When I first moved to New York, I was a 22-year-old intern at a news website making $10 an hour plus overtime. Despite the low pay, I worked in that position for six months knowing it was the only way to get hired for an entry-level position at this particular company — and I did eventually get that full-time offer. My rent for a fourth-floor walkup (where the kitchen I shared with my roommate was actually a hallway) and living expenses added up to approximately $1,700 a month, which I often couldn’t achieve on my own with my intern salary. I was lucky enough to have some assistance from my parents, which made me feel guilty (and still does).
To make sure I wasn’t overspending, I started a Google doc where I dutifully recorded my daily expenditures, logging grocery purchases, rent checks, bills, social expenses, and everything else. On the days when I didn’t spend any money, I highlighted the row green and added a smiley face. It became a challenge: How often could I go through a day without spending at all? And so, “zero-dollar days” were born.
I learned to plan ahead for maximum no-spending success. If I meal prepped on Sundays, I could avoid the lure of the delicious falafel place near work. If I snagged some extra wine bottles during my weekly grocery run, it would be easy to invite friends over for a drink rather than meet them at an expensive bar. I didn’t plan ahead which days would be no-spend ones, but basically tried to approach each weekday with that mentality. I regularly racked up three or four zero-dollar days a week.
It became a challenge: How often could I go through a day without spending at all?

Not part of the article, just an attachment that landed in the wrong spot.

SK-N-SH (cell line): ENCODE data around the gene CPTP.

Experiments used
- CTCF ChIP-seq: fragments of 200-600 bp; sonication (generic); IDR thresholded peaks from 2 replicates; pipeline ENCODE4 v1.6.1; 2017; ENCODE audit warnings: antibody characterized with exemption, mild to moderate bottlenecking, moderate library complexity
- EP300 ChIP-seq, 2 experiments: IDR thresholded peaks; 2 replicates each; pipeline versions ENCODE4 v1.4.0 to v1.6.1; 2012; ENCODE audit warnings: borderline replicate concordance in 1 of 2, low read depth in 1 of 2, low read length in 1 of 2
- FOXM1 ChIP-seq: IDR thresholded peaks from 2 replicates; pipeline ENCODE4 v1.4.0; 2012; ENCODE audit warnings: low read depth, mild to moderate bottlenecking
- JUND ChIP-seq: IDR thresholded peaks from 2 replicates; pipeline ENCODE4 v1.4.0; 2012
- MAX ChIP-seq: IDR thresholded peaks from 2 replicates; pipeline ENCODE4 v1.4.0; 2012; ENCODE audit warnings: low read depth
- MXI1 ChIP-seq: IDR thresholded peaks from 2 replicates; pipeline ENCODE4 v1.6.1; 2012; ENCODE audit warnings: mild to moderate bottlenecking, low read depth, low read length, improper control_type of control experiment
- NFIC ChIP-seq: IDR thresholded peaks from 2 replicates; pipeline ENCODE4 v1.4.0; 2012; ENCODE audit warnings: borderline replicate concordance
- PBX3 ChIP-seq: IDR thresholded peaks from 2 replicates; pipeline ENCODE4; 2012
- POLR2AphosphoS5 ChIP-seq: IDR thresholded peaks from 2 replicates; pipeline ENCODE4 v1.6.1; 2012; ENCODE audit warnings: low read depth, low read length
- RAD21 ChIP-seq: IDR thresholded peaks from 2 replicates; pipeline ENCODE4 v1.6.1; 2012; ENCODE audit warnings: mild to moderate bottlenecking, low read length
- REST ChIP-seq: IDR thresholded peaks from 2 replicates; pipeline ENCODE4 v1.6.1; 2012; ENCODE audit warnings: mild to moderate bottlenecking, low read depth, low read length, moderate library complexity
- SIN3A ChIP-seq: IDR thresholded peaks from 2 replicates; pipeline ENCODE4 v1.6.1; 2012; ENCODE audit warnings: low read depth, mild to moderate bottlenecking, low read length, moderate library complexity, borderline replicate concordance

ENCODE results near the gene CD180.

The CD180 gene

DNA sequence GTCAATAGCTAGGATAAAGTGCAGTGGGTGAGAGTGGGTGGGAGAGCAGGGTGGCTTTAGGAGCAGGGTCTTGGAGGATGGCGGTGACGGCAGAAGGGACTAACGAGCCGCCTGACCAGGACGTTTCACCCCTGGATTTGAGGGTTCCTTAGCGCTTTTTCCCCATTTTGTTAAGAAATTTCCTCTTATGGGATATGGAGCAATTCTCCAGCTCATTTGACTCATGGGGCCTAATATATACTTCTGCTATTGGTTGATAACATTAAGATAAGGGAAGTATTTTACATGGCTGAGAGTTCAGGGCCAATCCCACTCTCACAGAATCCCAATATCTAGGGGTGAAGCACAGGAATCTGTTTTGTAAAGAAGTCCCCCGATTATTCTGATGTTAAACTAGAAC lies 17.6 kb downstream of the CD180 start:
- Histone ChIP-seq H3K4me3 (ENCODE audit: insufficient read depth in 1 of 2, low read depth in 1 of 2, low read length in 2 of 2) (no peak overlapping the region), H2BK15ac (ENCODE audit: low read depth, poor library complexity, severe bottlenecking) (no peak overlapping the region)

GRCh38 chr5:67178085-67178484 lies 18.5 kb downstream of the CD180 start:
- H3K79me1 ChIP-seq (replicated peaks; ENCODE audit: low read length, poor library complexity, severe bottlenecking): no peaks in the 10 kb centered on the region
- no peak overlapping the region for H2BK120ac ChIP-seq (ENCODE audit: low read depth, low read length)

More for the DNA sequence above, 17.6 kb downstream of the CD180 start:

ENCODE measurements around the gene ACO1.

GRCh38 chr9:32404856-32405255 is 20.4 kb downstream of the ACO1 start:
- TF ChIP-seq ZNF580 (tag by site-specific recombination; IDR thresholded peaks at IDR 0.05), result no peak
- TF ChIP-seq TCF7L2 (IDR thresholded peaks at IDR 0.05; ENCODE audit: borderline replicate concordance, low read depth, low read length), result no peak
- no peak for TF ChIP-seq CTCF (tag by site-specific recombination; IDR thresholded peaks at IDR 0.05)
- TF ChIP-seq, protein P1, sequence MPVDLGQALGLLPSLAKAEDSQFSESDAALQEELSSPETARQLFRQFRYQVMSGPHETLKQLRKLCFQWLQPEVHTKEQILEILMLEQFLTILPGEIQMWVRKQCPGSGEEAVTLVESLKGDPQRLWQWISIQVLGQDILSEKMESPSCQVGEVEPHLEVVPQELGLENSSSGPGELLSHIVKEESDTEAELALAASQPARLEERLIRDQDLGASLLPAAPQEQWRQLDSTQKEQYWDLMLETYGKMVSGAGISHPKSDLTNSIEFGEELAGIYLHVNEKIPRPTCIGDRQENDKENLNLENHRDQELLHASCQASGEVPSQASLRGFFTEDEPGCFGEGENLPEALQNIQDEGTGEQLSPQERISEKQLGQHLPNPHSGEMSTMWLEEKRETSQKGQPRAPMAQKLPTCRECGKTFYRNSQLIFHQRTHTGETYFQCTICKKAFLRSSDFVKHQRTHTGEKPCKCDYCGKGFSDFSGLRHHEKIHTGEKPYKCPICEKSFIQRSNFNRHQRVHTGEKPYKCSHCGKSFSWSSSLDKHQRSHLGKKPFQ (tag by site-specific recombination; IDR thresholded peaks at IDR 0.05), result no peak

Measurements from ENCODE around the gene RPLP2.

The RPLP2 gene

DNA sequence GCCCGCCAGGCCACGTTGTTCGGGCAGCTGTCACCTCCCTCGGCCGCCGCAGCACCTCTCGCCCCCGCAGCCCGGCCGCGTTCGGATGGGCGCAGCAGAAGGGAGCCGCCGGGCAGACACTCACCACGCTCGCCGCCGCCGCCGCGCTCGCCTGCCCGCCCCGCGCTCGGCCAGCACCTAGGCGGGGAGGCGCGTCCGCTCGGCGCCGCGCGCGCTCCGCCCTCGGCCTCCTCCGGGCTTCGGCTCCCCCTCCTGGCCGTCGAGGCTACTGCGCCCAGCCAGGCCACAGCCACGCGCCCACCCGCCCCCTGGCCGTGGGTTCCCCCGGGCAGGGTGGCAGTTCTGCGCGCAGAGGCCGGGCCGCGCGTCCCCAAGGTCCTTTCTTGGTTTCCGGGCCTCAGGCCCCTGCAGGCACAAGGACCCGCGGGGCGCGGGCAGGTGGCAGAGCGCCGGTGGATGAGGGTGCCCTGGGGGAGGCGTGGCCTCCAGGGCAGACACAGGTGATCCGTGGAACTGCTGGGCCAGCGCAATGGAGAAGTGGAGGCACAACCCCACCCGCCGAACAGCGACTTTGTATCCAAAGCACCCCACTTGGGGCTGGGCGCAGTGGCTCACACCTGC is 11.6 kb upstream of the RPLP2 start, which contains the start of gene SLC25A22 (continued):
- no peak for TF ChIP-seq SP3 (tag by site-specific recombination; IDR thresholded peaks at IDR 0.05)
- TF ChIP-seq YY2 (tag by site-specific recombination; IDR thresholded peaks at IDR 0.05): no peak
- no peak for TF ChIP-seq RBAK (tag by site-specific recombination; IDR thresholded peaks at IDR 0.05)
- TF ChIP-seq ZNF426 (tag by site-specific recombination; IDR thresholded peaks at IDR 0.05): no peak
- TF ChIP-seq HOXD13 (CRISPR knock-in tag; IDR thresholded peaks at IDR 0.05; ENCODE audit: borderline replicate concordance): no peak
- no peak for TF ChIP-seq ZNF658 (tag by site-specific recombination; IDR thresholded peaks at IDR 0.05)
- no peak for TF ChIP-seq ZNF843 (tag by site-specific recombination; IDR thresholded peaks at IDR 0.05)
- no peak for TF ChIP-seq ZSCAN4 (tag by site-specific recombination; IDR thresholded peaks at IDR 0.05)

As I progressed in my career, my income increased significantly and lifestyle inflation crept in. I got lazy about packing lunches and more prone to impulse spending. I also met my now-fiancé. When we first started going out, my social spending increased by a lot, between drinks, snacks to share, and late-night cabs. When we moved in together, my rent went way down, which in turn made me indulge in lifestyle inflation more because I suddenly had all this extra cash even after contributing to my 401(k) and savings account.
Along the way, I kept up with the detailed spreadsheet tracking my spending. But for the past couple of years, the tracking has sort of made me hate myself. Why did I buy high heels when I never wear them? Was that third Cosmo on a Tuesday night entirely necessary? Did I really need to take a taxi home from a dog wedding? (True story.)
What I found to be less soul crushing practice — and ultimately more productive — is to track my zero-dollar days (purple highlight, smiley face) instead of listing every single purchase to scrutinize and feel guilty over.